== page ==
2-day Itinerary in Seattle
Explore the best things to do in Paris in 2 days based on recommendations from local experts.
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If you like history, Pioneer Square should be at the top of your to-do list. This neighborhood was one of the first settlements in the Northwest U.S. (hence the name), and it has maintained much of its Old West identity. Today, you'll find the cobblestone area peppered with art galleries, restaurants and shops, not to mention an ornamental pergola, which provides shelter to those waiting to hop on the cable car.
No visit to Pioneer Square is complete until you tag along on the Underground Tour. The tour leads you through a maze of subterranean passageways – which were once the city's main roads before the Great Seattle Fire in 1889 – where you learn about the quirkier side of historic Seattle, from legends of thieves to the history of the flush toilet. The Underground Tour recommends that participants be at least 7 years or older to keep up with the 75-minute walking tour. Tour tickets cost $22 for adults, $20 for seniors and students (ages 13 to 17, or with a valid college ID), and $10 for children ages 7 to 12.
According to recent visitors, the area is worth a stroll but the neighborhood has seen better days. Many commented that while the architecture is beautiful, there is a large homeless population in the neighborhood. To reach the neighborhood, you can take the First Hill Line streetcar, among other public transportation options. For more information on the neighborhood, including what shops and restaurants you can find there, check out the Pioneer Square website.10-15 minute walk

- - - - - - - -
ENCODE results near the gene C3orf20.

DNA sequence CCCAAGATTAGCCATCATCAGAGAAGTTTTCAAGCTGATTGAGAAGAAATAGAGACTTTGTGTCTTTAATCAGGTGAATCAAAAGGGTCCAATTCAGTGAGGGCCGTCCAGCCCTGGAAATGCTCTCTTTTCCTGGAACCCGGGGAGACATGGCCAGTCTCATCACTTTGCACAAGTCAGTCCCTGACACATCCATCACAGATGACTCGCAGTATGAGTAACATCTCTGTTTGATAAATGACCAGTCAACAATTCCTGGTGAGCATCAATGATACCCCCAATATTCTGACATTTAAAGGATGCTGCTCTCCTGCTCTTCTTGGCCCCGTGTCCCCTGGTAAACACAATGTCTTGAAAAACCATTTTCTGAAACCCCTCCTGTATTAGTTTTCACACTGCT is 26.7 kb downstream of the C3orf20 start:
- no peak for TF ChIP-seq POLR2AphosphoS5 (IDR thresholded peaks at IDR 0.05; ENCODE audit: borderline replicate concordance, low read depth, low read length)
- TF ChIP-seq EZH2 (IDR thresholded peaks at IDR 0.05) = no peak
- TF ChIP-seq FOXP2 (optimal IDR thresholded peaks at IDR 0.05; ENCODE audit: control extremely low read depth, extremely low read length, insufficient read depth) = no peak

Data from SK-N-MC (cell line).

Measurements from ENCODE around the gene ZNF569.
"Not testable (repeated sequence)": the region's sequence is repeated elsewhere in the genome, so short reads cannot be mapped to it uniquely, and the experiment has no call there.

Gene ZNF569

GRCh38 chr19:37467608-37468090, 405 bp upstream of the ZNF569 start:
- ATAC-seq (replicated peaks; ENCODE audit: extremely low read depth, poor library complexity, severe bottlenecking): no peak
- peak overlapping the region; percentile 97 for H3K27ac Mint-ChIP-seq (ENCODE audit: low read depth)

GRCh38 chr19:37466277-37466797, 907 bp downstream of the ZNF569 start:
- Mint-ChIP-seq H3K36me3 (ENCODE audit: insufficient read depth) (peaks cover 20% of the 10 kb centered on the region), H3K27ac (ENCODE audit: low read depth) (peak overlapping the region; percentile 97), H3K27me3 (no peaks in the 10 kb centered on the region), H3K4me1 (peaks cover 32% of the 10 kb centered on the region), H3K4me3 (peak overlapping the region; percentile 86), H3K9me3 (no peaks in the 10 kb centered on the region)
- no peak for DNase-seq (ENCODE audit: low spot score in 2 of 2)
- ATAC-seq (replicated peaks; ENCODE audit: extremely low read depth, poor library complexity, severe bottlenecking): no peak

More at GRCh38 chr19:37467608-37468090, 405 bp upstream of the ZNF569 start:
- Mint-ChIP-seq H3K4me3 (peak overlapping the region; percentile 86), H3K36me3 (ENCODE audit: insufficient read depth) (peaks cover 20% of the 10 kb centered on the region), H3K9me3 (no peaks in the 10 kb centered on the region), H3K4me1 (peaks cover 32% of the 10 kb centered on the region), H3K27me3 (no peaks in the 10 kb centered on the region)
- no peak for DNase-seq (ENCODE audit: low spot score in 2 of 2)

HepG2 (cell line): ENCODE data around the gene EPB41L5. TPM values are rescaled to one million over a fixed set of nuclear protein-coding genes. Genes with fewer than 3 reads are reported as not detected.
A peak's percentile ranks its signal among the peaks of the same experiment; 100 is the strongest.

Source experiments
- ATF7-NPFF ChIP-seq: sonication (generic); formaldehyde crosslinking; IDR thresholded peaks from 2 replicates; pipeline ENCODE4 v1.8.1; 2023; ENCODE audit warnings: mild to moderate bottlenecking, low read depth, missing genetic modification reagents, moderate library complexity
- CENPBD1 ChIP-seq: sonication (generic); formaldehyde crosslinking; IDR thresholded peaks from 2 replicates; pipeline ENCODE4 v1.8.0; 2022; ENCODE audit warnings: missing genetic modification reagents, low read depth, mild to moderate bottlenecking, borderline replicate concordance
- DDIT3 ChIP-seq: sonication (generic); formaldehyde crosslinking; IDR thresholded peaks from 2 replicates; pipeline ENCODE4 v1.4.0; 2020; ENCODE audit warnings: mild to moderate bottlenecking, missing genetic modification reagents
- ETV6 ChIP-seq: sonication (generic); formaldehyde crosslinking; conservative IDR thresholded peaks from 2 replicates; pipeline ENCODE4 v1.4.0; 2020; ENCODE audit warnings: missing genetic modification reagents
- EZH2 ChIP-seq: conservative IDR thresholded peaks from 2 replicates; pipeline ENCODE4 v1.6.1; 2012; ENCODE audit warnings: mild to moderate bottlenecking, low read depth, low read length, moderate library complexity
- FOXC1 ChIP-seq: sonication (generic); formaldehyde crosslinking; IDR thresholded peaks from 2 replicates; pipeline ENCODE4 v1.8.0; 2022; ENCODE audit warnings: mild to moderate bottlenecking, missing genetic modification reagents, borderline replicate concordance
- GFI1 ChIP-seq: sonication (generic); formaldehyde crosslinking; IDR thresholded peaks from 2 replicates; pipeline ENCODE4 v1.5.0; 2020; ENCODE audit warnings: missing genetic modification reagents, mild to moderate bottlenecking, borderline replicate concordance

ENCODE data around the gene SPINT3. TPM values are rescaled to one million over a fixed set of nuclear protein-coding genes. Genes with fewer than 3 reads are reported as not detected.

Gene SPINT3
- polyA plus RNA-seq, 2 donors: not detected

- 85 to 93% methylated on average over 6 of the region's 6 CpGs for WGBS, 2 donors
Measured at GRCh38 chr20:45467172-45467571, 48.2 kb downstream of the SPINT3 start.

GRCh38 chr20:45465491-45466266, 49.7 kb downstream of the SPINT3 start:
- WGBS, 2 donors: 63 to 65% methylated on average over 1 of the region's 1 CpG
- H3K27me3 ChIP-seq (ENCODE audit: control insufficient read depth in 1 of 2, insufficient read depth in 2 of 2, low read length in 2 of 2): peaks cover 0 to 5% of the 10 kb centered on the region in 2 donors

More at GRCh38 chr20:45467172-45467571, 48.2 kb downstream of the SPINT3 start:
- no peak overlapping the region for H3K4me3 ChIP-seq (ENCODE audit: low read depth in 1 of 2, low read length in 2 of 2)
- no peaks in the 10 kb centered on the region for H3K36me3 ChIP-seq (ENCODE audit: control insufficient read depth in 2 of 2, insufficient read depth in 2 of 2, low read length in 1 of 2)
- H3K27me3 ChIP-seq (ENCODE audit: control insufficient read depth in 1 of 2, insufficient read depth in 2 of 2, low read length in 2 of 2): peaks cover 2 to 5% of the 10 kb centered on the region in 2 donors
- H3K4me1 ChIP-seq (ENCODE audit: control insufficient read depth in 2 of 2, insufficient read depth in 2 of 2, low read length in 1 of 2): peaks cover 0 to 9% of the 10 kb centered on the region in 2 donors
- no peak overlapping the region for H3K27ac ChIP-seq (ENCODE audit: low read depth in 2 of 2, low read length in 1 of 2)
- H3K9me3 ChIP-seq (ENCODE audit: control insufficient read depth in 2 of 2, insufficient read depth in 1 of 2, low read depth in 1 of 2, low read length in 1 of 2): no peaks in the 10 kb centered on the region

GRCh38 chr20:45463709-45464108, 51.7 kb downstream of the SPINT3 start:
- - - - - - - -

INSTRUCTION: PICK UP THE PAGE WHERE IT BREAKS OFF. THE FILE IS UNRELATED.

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Spread across three locations, the Seattle Art Museum houses one of America's premier art collections, displaying everything from European masterpieces to contemporary sculpture. The Seattle Asian Art Museum and the Olympic Sculpture Park are also part of the complex. The museum receives some mixed views from recent visitors, but most appreciated its eclectic collection and recommend setting aside a few hours if you need to fill a rainy day. Recent travelers were particularly impressed with the museum's permanent collection of African art and its display of Northwest Coast Native American artists.